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Published : April 06, 2012 | Author : Santosh
Category : Kitchen | Total Views : 1559 | Unrated

International Hotelier and Trainer.

Kitchen Planning

Before kitchen planning can begin, answers to various questions about catering policy are needed.  For example:

1.      What types of meals will be offered?

2.      How many persons will be served?

3.      When will these meals be required?  Will the main meal be A M or P M - that is,  will  it be a lunch or dinner service or day long and/or night long?

4.      What will be the extent of beverage service requirements - that is how much tea and coffee for lounge as well as restaurant will be required?

5.      Is allowance to be made for special functions?

6.      To what extent will "convenience" foods be used?

7.      What area of floor space is available?

8.      What is the position of windows, ventilation, drainage, water supply, and so on?

9.      What type of service is proposed - self -service, cafeteria, or waiter/waitress service?

Area Required

Kitchens are sometimes designed in a reduced size in order to provide more space and increased seating in the restaurant. This reduction does not necessarily increase a restaurant's trade; however, because cramped kitchens lead to delays and other faults in service that discourage customers from returning. A reduction in kitchen size must, therefore, be accompanied by plans to maintain (or even increase) productivity while still presenting a satisfactory workplace for employees.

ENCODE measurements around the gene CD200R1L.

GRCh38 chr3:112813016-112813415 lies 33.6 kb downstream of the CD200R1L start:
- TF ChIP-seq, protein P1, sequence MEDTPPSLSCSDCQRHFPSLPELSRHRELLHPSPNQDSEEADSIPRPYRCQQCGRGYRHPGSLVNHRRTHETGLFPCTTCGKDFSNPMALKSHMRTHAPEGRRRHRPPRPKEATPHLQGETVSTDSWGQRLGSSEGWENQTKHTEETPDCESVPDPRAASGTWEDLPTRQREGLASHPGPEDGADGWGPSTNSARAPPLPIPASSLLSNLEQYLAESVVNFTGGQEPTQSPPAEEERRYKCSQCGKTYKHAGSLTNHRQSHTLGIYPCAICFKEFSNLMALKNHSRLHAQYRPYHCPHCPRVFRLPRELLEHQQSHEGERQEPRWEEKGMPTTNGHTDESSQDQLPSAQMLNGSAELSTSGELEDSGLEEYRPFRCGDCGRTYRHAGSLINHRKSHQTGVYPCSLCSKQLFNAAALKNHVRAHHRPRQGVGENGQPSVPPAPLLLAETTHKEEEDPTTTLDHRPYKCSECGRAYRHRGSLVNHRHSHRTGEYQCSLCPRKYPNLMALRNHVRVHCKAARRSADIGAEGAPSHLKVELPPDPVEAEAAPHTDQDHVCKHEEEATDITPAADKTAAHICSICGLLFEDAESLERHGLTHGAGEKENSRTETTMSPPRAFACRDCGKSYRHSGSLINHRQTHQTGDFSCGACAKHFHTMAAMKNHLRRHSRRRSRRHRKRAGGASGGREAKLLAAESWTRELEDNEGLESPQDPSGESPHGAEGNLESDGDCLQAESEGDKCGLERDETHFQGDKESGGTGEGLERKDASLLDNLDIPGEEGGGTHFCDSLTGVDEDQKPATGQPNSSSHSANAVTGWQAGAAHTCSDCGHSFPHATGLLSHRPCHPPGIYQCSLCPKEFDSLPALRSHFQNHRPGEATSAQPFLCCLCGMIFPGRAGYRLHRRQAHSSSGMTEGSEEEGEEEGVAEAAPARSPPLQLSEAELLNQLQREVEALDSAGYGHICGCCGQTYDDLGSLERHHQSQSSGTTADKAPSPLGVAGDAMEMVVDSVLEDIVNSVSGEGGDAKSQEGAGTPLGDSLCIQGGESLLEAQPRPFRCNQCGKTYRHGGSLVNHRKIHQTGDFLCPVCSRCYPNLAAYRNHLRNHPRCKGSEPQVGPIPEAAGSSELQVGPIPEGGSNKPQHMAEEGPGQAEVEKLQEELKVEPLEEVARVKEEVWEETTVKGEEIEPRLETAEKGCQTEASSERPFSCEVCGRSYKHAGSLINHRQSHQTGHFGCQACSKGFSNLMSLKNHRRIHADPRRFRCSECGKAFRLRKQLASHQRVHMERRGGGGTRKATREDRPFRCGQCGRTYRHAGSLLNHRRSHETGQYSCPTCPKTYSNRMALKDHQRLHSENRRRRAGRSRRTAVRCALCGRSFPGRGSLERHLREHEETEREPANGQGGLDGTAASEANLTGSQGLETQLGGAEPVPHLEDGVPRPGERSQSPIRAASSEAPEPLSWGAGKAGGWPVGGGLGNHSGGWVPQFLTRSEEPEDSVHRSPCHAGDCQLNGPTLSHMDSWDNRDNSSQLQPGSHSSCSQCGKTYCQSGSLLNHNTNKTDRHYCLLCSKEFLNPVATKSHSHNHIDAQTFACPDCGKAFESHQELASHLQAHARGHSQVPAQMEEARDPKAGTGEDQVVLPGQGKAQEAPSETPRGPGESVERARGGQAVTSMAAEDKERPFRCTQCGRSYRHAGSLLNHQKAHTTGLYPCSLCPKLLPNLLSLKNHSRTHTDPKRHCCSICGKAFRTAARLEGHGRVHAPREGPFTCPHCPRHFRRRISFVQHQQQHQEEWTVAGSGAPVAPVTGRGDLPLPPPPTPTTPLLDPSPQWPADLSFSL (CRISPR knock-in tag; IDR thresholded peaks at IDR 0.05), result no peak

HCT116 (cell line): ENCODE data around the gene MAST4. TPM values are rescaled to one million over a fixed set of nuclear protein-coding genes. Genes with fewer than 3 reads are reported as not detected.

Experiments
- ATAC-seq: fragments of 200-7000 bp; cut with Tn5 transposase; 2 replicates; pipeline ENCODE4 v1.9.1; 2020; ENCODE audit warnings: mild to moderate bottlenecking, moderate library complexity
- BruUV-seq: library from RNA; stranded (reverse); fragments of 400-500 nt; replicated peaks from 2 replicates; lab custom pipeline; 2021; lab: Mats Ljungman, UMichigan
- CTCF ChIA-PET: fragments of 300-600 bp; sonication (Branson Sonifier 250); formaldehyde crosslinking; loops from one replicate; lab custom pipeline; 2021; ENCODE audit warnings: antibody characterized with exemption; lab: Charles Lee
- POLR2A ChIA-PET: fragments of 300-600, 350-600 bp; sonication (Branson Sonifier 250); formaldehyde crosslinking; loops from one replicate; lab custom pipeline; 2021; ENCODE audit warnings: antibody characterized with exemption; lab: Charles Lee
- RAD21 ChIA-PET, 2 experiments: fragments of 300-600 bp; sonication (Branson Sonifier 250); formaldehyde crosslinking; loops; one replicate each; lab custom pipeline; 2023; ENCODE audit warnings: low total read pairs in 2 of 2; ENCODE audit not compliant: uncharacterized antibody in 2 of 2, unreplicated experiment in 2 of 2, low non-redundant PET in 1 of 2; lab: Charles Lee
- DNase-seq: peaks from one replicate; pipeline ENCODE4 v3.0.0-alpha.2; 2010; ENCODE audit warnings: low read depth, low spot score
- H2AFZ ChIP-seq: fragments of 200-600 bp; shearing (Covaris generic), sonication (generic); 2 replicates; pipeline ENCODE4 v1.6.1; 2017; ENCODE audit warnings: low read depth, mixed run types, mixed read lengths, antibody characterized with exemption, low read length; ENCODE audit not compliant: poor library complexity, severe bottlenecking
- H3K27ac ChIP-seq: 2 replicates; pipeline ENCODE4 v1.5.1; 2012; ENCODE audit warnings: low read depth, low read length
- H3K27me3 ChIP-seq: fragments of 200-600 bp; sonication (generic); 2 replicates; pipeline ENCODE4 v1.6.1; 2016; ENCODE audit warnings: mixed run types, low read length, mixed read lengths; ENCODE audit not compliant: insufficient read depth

Calculating in advance the kitchen area needed is difficult for many reasons.  Generally speaking, as the number of patrons increases, the kitchen area needed per person tends to decrease; but information about numbers alone is not sufficient.  Knowledge of peak loads (based on experience or intelligent forecasting) is essential.  In addition, the nature of the establishment plays a role.  The dining room (including tables and passageways) at a coffee shop may have as little as 0.93 square meters (10 square feet) of space per person, while a luxury hotel restaurant may have 1.67 square meters (18 square feet) of space per person.  Some experts believe that kitchen space per customer should be about one-half that of the dining room.  Very small places serving less than fifty people may need about 0.84 to 0.93 square meters (9 or 10 square feet) of kitchen space per person.


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